Not two days into my Toronto Film Festival experience, I found myself back in New York courtesy Frederick Wiseman’s superb documentary In Jackson Heights, a 190-minute portrait of the titular Queens neighborhood that teems with a vitality appropriate to its subject. A number of Wiseman’s recent films, such as Boxing Gym and National Gallery, feel like profiles of closed systems with their own moral guidelines and rules of conduct—distinct microcosms lying just beyond the larger sphere of humanity. By contrast, In Jackson Heights can’t help but burst at the seams since the neighborhood it depicts is one of the world’s most diverse. Name a religion, a race, a sexual identity, etc. and it’s likely to be found somewhere in the community’s bustling 300 acres. Jackson Heights isn’t of the world so much as it is the world.
Wiseman and his frequent cinematographer, John Davey, still take the same approach they normally do, with no identifying titles, talking heads, or voiceover commentary, focusing more on the gently coursing rhythm of the captured images and sounds. Even when lingering at length in a specific location, it always feels like we’re moving forward (the film is edited so that it seems to take place over three days and nights) and that each moment is fleeting.
This is fitting for a film in which one of the primary tensions is keeping the gentrifying wolves at bay. If there’s a standout character it would be openly gay district councilman Daniel Dromm, who starts off the film with a joyous recitation of all (or as many as he can off-the-cuff remember) of Jackson Heights’s numerous ethnicities. He pops up several times thereafter, negotiating a deal with other politicians, celebrating a local Catholic business owner (a truly touching scene that hilariously climaxes with a brash, leather-clad woman delivering a singing telegram), or officiating at Jackson Heights’s annual LGBT pride parade, an extravagantly celebratory event forever tinged by the 1990 gay bashing and murder of one of the neighborhood’s own, Julio Rivera.
Light in darkness and darkness in light; for every affirmative moment, Wiseman finds a complementary negative. At a senior citizen’s gathering, a 98-year-old woman bemoans her lonely existence, only to be told by one of the attendees that she should use her ample wealth to buy herself some friends. Hispanic laborers, many of them living in the United States illegally, gather to try and secure overtime pay from exploitative bosses. Several business owners in a small mall attempt to counteract the eviction notices that will drive them out and bring a Home Depot in.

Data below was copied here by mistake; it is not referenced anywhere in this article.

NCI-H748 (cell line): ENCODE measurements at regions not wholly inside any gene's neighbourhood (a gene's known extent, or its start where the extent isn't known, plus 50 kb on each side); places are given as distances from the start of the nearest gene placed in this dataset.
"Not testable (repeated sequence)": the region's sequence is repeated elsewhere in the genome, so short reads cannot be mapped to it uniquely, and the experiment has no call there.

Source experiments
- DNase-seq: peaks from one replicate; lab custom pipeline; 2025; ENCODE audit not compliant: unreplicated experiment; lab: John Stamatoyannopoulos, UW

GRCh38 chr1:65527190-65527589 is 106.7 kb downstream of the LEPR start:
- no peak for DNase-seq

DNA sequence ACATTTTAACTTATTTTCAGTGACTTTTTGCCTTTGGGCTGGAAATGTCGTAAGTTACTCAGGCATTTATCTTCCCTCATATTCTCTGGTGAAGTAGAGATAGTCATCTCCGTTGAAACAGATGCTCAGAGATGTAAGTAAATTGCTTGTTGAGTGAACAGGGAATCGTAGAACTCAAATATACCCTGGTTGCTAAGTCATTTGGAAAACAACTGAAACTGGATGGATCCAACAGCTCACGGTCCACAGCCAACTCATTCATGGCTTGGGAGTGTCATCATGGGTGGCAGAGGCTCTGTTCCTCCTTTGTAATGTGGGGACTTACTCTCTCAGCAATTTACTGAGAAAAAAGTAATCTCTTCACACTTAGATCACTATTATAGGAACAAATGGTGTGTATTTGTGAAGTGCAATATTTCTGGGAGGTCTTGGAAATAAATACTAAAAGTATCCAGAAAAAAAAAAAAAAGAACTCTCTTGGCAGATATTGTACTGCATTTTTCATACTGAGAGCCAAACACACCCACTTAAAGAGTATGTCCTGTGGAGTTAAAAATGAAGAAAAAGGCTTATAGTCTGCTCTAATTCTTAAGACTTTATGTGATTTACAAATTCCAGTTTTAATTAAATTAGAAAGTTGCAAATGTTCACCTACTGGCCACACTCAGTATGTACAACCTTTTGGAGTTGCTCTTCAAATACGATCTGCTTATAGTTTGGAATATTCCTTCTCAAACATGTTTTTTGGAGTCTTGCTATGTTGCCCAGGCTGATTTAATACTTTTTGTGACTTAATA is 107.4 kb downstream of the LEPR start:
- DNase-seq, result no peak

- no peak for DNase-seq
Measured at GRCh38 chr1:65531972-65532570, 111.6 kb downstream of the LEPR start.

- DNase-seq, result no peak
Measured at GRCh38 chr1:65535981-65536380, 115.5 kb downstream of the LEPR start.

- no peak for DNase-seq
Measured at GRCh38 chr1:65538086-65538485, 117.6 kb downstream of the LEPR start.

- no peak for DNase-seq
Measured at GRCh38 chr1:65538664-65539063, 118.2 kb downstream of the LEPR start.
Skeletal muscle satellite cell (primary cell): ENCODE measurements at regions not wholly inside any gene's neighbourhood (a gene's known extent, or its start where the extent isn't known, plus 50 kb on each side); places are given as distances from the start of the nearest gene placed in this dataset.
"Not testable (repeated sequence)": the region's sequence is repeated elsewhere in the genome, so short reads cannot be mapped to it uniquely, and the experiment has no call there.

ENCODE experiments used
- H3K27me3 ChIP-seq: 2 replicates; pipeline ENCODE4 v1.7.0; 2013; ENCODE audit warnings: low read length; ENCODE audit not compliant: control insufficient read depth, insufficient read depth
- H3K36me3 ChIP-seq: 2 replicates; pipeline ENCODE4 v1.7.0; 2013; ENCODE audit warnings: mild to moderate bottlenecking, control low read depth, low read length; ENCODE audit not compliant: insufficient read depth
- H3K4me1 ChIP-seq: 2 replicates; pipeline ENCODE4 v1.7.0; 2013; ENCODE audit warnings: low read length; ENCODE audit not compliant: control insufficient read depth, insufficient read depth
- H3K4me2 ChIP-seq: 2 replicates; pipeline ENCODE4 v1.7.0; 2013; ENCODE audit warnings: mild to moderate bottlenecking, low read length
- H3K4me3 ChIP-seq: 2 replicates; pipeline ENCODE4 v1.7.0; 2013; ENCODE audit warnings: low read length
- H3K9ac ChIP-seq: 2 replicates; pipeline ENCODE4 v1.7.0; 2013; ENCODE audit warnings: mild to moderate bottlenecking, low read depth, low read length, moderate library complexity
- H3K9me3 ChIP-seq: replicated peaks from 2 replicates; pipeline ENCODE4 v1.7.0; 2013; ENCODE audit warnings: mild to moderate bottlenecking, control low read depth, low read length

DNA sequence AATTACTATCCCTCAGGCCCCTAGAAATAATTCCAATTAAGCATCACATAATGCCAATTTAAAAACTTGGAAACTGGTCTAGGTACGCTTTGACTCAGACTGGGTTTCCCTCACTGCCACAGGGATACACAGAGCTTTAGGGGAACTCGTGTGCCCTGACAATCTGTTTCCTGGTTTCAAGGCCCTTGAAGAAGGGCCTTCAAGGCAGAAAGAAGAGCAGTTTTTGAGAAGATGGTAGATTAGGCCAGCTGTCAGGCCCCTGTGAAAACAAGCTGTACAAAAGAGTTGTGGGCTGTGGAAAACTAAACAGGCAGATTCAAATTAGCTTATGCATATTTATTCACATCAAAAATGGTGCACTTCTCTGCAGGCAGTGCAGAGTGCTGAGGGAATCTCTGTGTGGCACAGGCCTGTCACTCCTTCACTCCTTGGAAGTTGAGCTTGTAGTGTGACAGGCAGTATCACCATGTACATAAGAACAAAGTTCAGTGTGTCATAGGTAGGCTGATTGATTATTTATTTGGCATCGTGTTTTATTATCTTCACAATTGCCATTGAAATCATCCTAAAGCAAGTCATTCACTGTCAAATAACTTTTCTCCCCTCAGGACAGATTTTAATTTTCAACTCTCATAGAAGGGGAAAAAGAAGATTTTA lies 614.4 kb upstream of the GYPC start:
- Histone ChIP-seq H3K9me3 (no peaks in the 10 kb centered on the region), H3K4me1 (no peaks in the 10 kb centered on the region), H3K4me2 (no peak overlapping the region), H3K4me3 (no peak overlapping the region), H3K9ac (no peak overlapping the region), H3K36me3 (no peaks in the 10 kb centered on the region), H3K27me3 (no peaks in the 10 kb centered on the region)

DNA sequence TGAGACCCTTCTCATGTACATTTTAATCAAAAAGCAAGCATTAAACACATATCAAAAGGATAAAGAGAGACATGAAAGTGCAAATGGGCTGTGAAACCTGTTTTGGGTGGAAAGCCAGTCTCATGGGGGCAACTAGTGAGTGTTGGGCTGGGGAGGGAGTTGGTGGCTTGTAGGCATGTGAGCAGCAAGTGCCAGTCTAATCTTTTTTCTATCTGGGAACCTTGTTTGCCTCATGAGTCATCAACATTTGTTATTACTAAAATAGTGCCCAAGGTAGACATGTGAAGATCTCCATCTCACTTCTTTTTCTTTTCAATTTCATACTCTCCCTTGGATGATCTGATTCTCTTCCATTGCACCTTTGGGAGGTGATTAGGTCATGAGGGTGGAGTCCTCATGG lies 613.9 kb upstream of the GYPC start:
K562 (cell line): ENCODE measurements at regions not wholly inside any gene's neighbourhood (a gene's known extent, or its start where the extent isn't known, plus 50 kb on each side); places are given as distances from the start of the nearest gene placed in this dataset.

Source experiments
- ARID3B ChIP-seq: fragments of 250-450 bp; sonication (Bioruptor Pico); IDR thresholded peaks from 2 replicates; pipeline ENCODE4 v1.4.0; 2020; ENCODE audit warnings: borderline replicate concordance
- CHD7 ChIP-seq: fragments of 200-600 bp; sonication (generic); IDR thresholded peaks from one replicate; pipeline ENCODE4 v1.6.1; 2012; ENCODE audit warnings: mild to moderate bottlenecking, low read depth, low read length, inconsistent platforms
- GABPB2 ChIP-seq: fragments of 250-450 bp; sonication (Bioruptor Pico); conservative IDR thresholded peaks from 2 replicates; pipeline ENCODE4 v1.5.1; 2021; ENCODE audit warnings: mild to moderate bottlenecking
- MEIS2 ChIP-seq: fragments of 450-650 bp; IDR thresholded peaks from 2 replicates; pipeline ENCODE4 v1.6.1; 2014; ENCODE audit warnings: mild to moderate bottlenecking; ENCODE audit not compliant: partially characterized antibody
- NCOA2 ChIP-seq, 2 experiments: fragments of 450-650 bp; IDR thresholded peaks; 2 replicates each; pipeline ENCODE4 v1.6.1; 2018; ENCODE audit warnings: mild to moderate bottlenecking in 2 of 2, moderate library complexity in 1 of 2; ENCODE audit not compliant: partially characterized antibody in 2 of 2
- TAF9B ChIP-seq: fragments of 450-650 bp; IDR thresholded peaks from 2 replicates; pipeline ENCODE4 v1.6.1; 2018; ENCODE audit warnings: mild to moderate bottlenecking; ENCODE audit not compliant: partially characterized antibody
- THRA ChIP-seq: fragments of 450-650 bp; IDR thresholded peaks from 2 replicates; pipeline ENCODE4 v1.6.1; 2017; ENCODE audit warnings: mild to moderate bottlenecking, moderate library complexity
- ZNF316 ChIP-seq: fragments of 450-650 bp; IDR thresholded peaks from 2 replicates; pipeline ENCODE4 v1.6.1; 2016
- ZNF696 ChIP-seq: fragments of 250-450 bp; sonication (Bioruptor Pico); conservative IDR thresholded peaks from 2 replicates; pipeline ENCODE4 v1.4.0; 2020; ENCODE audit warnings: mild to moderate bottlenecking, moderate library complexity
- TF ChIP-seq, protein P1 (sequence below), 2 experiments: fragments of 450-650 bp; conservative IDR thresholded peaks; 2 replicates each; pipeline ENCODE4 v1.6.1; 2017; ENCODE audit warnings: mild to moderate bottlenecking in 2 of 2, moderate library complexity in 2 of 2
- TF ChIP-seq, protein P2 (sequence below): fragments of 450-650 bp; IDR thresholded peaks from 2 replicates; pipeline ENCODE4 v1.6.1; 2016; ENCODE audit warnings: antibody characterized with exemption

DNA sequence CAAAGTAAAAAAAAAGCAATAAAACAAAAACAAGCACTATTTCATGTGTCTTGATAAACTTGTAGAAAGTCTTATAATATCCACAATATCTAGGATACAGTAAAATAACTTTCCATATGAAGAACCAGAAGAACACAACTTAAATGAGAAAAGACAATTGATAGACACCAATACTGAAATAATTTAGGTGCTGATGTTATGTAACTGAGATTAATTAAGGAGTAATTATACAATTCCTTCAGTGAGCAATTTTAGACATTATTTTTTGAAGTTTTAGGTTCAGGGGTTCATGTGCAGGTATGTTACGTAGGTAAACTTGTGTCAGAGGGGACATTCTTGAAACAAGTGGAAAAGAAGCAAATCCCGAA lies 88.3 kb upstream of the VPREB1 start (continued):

Yet whatever the tenor of the various story threads, Wiseman doesn’t resolve them, so much as allow them the room to make a deep-rooted and interconnected impression—varying points on a very large canvas. Over a six-decade, 40-plus-film career, this great filmmaker has cultivated a non-judgmentally omniscient style that nonetheless is uniquely attuned to world currency. No mistake that he gives equal bearing in the documentary to presently vilified classes of people, like the Arab students in a madrasa as they go through morning prayer or the transgender men and women of all different skin colors who tell horror stories about encounters with hateful store owners and policemen. And in a film of many provocative images, perhaps the most potent ones to cloistered Western eyes are those captured in a Middle Eastern-owned poultry slaughterhouse. So many violence-courting differences on display, and yet somehow a fragile peace is maintained—perhaps not just in Jackson Heights? Somewhere between the extremes of despair and hope, the film suggests, lies our true humanity.
There’s nothing but infectious goodwill in Born to Dance, which can be succinctly described as New Zealand’s answer to the Step Up series. Maori newcomer Tia-Taharoa Maipi even resembles original Step Up actor Channing Tatum with his muscled good looks and eager-to-please charisma. Maipi plays Tu, a dancer-in-the-making who spends his days deflecting the demands of his military father and his evenings doing dance battles at the local watering hole. Then the popular hip-hop hoofer troupe K-Crew comes calling with an offer to audition after Tu reluctantly submits a homemade YouTube video of his mad skills. Will he make the cut? Or might K-Crew have some nefarious motives that Tu and his friends will have to expose at the six-weeks-away regionals?
Every expected beat of the genre is hit, thuddingly: Our hero falls for the rich girlfriend (Kherington Payne) of K-Crew’s manipulative leader. Tu’s father constantly expresses his bellicose disapproval of his son’s hopes and dreams before reconsidering at the 11th hour. Lifelong friendships are tested until everyone (t)hugs it out in time for the final number. Even at 96 minutes, there’s plenty of pro-forma melodrama to get through, and very little in the way of in-yo-face cavorting.
Fortunately, this is just a case of everyone saving their energies for the big, bravura climax. The final 20 minutes of Born to Dance are as inventive and joyous as any of the Step Up movies, with the dueling crews telling gravity to talk to the hand and battling it out to subwoofer- and soul-thumping beats courtesy of music supervisor Peter “P-Money” Wadams. It also has to be said that the film shows up its American counterpart with both its multicultural exuberance, especially in several emotionally charged nods to Maori culture, and—via the awesome Michael Metuakore as Tu’s gay friend Tino—its all-embracing approach to queer experience.
The Toronto International Film Festival runs from September 10—20.